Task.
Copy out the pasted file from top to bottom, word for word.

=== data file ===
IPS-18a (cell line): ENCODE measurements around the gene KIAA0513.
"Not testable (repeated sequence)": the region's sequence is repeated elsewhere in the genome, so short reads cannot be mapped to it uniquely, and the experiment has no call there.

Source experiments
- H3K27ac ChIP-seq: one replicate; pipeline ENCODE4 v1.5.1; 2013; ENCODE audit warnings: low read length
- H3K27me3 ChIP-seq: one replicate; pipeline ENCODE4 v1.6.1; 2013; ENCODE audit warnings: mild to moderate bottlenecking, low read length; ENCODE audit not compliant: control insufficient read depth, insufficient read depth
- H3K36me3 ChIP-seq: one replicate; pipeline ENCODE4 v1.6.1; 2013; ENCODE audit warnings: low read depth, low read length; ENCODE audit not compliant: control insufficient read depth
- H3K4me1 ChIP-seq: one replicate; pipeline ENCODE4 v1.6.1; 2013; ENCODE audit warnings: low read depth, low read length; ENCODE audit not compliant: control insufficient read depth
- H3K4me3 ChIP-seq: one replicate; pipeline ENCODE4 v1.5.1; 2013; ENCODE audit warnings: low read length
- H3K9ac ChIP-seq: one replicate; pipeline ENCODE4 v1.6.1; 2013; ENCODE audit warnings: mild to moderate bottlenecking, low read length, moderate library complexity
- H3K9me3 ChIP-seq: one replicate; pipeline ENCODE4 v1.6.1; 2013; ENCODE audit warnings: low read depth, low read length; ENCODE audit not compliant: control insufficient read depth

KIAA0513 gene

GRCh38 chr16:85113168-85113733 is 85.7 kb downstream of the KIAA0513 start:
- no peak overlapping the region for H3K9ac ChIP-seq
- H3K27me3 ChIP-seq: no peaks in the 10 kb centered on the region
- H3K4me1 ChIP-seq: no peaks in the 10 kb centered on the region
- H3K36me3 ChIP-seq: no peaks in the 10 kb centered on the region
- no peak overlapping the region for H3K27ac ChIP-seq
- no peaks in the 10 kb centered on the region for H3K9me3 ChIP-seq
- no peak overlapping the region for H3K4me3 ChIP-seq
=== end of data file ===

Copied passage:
IPS-18a (cell line): ENCODE measurements around the gene KIAA0513.
"Not testable (repeated sequence)": the region's sequence is repeated elsewhere in the genome, so short reads cannot be mapped to it uniquely, and the experiment has no call there.

Source experiments
- H3K27ac ChIP-seq: one replicate; pipeline ENCODE4 v1.5.1; 2013; ENCODE audit warnings: low read length
- H3K27me3 ChIP-seq: one replicate; pipeline ENCODE4 v1.6.1; 2013; ENCODE audit warnings: mild to moderate bottlenecking, low read length; ENCODE audit not compliant: control insufficient read depth, insufficient read depth
- H3K36me3 ChIP-seq: one replicate; pipeline ENCODE4 v1.6.1; 2013; ENCODE audit warnings: low read depth, low read length; ENCODE audit not compliant: control insufficient read depth
- H3K4me1 ChIP-seq: one replicate; pipeline ENCODE4 v1.6.1; 2013; ENCODE audit warnings: low read depth, low read length; ENCODE audit not compliant: control insufficient read depth
- H3K4me3 ChIP-seq: one replicate; pipeline ENCODE4 v1.5.1; 2013; ENCODE audit warnings: low read length
- H3K9ac ChIP-seq: one replicate; pipeline ENCODE4 v1.6.1; 2013; ENCODE audit warnings: mild to moderate bottlenecking, low read length, moderate library complexity
- H3K9me3 ChIP-seq: one replicate; pipeline ENCODE4 v1.6.1; 2013; ENCODE audit warnings: low read depth, low read length; ENCODE audit not compliant: control insufficient read depth

KIAA0513 gene

GRCh38 chr16:85113168-85113733 is 85.7 kb downstream of the KIAA0513 start:
- no peak overlapping the region for H3K9ac ChIP-seq
- H3K27me3 ChIP-seq: no peaks in the 10 kb centered on the region
- H3K4me1 ChIP-seq: no peaks in the 10 kb centered on the region
- H3K36me3 ChIP-seq: no peaks in the 10 kb centered on the region
- no peak overlapping the region for H3K27ac ChIP-seq
- no peaks in the 10 kb centered on the region for H3K9me3 ChIP-seq
- no peak overlapping the region for H3K4me3 ChIP-seq